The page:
The following two paragraphs explain, as revealed by the evidence, the events of August 4, 1980, surrounding the incident leading to Ralph Thomas' conviction. In the afternoon of that day Gary Thomas, the appellant's brother, entered a tavern in Santee, Nebraska, and ordered a case of beer. When the bartender returned from the cooler with Gary's order, he found Gary and Dean Kitto, the Santee chief of police, engaged in a fistfight. In the course of the fight, Kitto sprayed Gary in the face with what appeared to be mace. The altercation ended and Gary, still feeling the effects of the mace, stepped outside. Approximately at the same time, Gary met up with his brothers, Ralph and Randy. It was decided, by whom is unclear, that they would find Thornton Rave, a part-time policeman, and ask that Kitto's gun and mace be taken from him. Other parties irrelevant to this appeal accompanied the Thomas brothers in their search for Thornton Rave.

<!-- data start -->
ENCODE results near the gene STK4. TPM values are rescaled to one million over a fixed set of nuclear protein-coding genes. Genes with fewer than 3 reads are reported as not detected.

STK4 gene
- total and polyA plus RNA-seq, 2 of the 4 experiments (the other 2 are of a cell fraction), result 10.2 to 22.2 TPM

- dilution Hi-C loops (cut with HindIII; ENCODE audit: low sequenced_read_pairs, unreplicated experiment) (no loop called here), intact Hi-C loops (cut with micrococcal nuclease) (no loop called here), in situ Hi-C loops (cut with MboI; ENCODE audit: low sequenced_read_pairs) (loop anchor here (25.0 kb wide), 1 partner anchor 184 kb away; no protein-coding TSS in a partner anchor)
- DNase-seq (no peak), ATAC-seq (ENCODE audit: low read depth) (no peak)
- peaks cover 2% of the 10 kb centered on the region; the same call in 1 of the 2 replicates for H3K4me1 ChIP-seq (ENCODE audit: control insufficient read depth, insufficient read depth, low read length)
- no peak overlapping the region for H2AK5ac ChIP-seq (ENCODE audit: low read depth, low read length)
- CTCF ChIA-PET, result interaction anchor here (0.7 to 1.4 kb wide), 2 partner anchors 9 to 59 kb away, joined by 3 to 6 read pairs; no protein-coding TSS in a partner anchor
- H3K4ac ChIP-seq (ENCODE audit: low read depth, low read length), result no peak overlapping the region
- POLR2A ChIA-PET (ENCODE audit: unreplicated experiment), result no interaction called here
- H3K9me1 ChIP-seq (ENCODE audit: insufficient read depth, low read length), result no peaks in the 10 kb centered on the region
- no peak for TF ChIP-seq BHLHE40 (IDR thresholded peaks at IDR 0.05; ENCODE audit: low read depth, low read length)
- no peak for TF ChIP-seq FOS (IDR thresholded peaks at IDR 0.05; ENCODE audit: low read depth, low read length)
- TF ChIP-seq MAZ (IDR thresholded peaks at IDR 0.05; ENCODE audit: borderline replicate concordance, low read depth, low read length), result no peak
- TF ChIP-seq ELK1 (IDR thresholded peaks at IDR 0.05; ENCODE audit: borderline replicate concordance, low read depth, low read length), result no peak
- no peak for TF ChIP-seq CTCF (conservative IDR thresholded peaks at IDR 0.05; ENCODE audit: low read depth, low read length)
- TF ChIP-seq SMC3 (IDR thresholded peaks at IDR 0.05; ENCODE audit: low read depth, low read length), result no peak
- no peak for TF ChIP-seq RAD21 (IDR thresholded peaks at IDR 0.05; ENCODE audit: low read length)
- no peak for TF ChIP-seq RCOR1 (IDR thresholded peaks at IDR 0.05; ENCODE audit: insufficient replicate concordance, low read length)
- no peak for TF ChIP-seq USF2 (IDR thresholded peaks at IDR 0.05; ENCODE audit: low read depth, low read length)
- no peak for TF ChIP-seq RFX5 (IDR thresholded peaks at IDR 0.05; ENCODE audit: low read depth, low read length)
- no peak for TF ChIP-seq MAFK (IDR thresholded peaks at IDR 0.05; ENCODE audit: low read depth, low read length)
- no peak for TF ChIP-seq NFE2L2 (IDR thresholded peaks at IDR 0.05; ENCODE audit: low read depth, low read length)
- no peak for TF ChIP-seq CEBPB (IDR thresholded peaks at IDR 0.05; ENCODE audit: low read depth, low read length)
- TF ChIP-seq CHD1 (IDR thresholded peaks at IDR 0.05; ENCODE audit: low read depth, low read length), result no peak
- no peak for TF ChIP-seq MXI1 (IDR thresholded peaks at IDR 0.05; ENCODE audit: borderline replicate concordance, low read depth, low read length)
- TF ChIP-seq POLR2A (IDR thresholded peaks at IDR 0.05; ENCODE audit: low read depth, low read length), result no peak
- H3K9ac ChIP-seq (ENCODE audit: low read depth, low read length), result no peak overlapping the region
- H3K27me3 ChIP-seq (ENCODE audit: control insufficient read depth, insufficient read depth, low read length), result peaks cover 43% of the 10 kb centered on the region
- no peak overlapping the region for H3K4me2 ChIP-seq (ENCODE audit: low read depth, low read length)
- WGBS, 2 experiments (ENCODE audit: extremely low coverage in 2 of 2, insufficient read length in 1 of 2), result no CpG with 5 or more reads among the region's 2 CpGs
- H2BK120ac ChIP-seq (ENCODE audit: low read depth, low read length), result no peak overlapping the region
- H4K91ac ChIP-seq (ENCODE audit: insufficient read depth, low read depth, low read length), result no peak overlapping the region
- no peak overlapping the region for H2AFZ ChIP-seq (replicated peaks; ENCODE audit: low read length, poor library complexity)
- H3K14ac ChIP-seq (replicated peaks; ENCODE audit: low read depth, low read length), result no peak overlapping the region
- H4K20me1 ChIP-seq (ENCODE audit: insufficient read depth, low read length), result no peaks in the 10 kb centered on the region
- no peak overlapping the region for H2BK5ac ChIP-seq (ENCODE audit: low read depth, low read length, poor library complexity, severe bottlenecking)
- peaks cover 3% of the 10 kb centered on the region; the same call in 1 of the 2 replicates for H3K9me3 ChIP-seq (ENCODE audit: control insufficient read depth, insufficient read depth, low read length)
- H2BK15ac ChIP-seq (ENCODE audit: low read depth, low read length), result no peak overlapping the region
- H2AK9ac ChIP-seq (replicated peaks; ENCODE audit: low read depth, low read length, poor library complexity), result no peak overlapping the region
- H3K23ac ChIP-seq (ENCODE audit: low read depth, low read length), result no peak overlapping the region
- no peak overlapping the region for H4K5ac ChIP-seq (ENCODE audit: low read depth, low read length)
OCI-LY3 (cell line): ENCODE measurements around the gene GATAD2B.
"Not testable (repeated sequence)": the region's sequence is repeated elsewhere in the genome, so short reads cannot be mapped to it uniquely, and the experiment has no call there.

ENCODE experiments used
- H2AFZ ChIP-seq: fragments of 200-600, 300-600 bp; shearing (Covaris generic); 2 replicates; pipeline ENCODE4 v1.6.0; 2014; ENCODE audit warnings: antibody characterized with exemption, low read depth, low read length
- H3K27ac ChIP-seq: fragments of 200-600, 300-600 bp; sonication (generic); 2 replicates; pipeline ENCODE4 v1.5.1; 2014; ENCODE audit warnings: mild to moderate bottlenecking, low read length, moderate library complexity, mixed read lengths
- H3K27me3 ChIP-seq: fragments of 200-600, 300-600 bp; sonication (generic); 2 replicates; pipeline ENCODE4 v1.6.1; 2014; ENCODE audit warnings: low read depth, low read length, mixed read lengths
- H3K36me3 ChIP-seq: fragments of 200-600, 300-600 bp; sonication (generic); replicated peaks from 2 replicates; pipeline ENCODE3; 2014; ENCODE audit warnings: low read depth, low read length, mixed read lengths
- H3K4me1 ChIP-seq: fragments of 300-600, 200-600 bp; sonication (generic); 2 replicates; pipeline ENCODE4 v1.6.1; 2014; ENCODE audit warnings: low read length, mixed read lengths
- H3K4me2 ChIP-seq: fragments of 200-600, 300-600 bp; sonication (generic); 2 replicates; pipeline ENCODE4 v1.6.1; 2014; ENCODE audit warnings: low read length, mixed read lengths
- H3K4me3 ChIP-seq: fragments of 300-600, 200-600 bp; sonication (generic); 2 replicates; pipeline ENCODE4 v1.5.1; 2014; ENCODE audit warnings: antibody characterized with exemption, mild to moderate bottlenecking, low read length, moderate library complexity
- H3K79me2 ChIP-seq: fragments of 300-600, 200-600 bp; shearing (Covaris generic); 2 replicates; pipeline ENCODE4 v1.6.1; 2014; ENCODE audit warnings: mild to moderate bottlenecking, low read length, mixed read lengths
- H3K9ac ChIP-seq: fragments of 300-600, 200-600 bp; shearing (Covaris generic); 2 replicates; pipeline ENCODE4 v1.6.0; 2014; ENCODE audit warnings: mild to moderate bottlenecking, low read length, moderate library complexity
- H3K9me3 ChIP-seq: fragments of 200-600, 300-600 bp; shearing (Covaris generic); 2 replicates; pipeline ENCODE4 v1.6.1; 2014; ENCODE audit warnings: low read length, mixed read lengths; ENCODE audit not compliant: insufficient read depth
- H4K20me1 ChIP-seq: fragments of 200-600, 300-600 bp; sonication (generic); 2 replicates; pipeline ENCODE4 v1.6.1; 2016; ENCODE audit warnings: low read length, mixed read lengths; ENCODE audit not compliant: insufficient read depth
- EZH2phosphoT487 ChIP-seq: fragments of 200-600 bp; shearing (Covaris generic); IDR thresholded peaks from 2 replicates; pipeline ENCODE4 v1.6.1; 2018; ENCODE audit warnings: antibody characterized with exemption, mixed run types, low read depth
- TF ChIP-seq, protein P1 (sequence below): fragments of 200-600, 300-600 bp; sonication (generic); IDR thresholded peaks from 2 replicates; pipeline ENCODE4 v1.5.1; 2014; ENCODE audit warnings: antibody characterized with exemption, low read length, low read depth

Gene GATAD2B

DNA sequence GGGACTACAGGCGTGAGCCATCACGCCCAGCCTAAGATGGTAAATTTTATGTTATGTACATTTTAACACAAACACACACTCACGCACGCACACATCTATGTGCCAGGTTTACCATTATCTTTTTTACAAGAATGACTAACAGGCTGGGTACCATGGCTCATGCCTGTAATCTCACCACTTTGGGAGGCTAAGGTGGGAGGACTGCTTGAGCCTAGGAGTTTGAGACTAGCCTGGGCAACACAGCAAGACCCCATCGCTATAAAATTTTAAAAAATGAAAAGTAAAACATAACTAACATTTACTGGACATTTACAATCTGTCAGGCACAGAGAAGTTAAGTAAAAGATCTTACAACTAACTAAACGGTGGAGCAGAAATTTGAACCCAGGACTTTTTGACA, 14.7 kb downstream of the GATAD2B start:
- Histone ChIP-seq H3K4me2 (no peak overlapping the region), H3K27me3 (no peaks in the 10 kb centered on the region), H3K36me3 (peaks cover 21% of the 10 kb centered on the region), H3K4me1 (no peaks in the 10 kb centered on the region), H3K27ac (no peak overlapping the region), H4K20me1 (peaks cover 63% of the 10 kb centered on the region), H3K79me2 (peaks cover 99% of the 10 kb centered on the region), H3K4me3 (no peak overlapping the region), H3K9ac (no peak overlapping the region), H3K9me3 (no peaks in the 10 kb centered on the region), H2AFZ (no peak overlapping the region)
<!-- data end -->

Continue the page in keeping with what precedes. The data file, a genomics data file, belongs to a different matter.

Meanwhile Rave had driven to the Kitto residence to investigate a report to the effect that the Thomas brothers were breaking the windows from a police car parked at that location. Rave asked a neighbor to the Kitto residence if she knew anything about the broken windows, and as he was walking back to his police car he was confronted and attacked by the Thomas brothers. Ralph first struck Rave in the face with his fist. Then Gary hit Rave in the head with a board about 2 feet long. Rave fell to the ground, and Randy threw himself on Rave belly-flop style. Rave testified that he was also kicked. The altercation lasted about 5 minutes. Rave was taken to a medical clinic in Santee that night for treatment. He testified at trial that as a result of the beating he suffered a broken eardrum, a slight concussion, bruises, scratches, and a permanent loss of hearing.